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Your USDA Hardiness Zone

Featured Articles!

Gardening Up High
Resplendent green rooftops provide benefits all year

Tall, slender stems of grass swish in the warm summer breezes, while coreopsis and coneflowers bob their heads, as if waving. They and dozens of other plants grow in a diverse garden planted on top of a garage in the middle of St. Louis, Missouri. If a person doesn't look up when walking or driving by, they'll miss seeing it.

>> read “Gardening Up High”    
Summer School for Teacher
The Science of Lilies and Daylilies

Throughout much of the year, Nate Bremer teaches science at Madison Middle School in Appleton. When school lets out each June, Bremer’s life kicks into high gear. That’s because Bremer owns Solaris Farms, a 20-acre perennial lover’s paradise located just north of Reedsville in northeast Wisconsin ...

>> read “Summer School for Teacher”    
Turn A Drainage Ditch Into A Dandy Display

“It was a jungle back there,” Schmidt says. And she was afraid her husband would get killed mowing a very steep slope. People pay good money to have a water feature like she had running through the backyard. She wondered, “Why can’t I do something with that?” Regulatory issues, erosion and water quality concerns will likely be challenges when converting a ditch into a garden, no matter where you live in the Midwest ...

>> read “Turn A Drainage Ditch Into A Dandy Display”    
No More Rose Divas

The rose, queen of all flowers, has a rather haughty reputation: difficult to grow, prone to diseases and pests, and dies after a few years. There are still a few divas around, but many rose varieties are not obstinate or impossible to grow. In the words of Peter Schneider, author of Right Rose, Right Place, “If you can grow a marigold, you can grow a rose.” The rose is one of the most decorative and adaptable of all flowers ...

>> read “No More Rose Divas”    
Cypress ‘Blue Ice’

An evergreen that offers a unique color and texture for the winter landscape is the ‘Blue Ice’ cypress, or Cupressus arizonica var. glabra ‘Blue Ice’. The lacey texture of the silver-blue scaly needles is one of the main features of this small evergreen tree. Because of its unique color, ‘Blue Ice’ cypress can be used as a focal point. Other plants with rich shades of green will blend nicely with this icy blue tree ...

>> read “Cypress ‘Blue Ice’”       #Hot Plants
Three Ways to Celebrate Fall with Pumpkins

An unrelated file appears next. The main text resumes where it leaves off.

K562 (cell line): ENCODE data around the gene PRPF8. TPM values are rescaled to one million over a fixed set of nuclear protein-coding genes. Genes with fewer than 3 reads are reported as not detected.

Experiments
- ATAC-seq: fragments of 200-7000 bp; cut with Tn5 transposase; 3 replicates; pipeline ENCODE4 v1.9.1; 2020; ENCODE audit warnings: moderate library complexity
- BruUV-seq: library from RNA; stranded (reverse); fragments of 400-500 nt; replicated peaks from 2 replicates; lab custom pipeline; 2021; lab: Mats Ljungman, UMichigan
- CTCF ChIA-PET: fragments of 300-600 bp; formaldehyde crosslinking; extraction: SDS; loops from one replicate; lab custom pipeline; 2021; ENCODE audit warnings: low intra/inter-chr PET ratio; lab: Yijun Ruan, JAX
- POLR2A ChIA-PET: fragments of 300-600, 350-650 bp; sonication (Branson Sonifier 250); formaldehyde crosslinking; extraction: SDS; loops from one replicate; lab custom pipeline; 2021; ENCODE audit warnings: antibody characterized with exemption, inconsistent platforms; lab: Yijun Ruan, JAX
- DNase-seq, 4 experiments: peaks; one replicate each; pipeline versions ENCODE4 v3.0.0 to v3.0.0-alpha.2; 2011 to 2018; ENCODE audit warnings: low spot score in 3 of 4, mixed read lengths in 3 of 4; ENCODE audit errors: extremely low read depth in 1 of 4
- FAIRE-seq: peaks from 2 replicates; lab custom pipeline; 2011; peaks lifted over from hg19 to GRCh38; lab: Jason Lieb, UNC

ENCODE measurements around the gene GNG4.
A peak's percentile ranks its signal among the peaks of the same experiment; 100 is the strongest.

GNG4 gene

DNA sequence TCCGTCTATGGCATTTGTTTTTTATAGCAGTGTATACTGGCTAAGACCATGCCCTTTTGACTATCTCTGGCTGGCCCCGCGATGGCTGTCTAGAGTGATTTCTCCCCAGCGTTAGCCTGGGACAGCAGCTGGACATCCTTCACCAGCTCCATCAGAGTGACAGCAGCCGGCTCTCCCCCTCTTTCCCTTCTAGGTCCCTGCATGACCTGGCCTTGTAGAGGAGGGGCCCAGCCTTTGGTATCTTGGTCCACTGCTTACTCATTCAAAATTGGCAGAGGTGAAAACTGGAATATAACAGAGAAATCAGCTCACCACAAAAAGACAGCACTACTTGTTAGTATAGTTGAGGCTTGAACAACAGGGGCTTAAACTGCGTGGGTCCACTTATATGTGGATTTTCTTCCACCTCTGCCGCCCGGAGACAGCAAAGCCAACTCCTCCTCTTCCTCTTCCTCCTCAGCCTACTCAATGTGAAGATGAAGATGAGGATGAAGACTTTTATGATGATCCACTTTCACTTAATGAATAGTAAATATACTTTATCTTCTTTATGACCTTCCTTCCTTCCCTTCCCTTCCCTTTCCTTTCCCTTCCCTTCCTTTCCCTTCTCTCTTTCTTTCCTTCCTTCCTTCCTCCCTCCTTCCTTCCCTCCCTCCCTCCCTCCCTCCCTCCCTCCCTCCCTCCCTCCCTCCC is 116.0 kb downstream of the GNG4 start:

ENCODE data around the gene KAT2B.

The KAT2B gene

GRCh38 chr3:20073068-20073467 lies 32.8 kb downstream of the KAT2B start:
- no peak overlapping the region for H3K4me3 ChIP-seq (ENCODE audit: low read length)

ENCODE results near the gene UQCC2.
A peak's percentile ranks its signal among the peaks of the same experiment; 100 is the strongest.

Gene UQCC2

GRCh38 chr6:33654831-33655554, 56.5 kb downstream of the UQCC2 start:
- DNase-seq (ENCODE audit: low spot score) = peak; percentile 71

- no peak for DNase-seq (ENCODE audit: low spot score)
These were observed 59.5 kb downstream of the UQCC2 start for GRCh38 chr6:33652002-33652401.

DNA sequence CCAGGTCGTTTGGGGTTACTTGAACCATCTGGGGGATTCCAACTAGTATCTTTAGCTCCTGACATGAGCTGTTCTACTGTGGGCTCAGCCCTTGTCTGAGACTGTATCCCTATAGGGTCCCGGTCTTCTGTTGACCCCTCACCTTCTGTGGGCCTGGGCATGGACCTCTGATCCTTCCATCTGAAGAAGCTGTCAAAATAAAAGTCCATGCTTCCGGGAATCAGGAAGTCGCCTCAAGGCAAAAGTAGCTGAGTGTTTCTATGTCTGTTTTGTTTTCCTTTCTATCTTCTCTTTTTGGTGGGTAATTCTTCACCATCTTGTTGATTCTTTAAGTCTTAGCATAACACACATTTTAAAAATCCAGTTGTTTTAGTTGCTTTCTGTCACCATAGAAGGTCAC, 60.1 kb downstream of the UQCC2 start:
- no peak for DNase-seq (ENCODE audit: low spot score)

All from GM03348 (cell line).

Maybe I always wanted to be Cinderella, but who knows? It could take a therapist several years and thousands of dollars to unearth the root cause of this obsession. Whatever the reason, I am hopelessly enchanted by pumpkins each fall. If you suffer from the same condition — and you know who you are — here are some ways to satisfy your pumpkin lust this season.

>> read “Three Ways to Celebrate Fall with Pumpkins”    
Edible Fig
Ficus carica

Though we wouldn’t plant a fig tree (Ficus carica) outdoors with winter coming, we certainly can buy one to grow indoors then plant outside in the spring. With global climate change and the USDA Planting Zone adjustments, some fig varieties will thrive where before they’d likely have died in temperatures below 10 F ...

>> read “Edible Fig”    
Create a Focal Point in a Day

Gardening is usually an exercise in patience. Everything takes time. But here are a few ways to get instant gratification by creating some ‘pop’ in the landscape with new focal points. We gardeners revel in a pastime that is all about the long game. We are used to waiting and the sport truly does reward us for our patience ...

>> read “Create a Focal Point in a Day”    
Thousand Cankers Disease Arrives in Pennsylvania

Plant pathologists are usually not the most imaginative bunch when naming plant diseases. For instance, the rose disease caused by the fungus Diplocarpon rosae, causes a black spot on the foliage. This disease was given the name “black spot.” Another example is the fungal organism that causes a leaf spot on strawberry. In this instance, it was given the colorful name “common leaf spot.”

>> read “Thousand Cankers Disease Arrives in Pennsylvania”    
Perennial Vegetables

Now that it is February, we move from seed catalog season to seed starting season. While planning our spring gardens, why not ponder a permanent addition to the garden? Consider adding perennial edibles vegetables that inexpensively produce novel and delectable foods year after year while expanding the harvest season in the garden ...

>> read “Perennial Vegetables”    
Millstones: Symbols of Harvest in Today’s Gardens

When it comes to collecting millstones, the maxim “one man’s trash is another man’s treasure” rings true. In the late 1880s, large urban mill operators started dumping these grain and corn crushers out back as a new roller technology made them obsolete and eventually put the smaller rural mills out of business. When propped alongside an old mill, the granite wheels’ interesting patterns began to attract attention for their ornamental appeal. Others were put to use as stepping stones along a path or a stoop for the back door ...

>> read “Millstones: Symbols of Harvest in Today’s Gardens”    
Daffodil Dividends
Plant fall bulbs now for sweet spring rewards

Yes, spring is still months away, but now is the time to invest in planting spring-blooming daffodils. Just imagine the dividends — early dwarf daffodils blooming in a snow-covered rock garden, a drift of classic yellow daffodils gilding a hillside or clusters of double daffodils brightening an entry walkway. Plus, they’re affordable, low maintenance, hardy throughout most of the U.S. and pest resistant. As its botanical name Narcissus indicates ...

>> read “Daffodil Dividends”    
 
 
 

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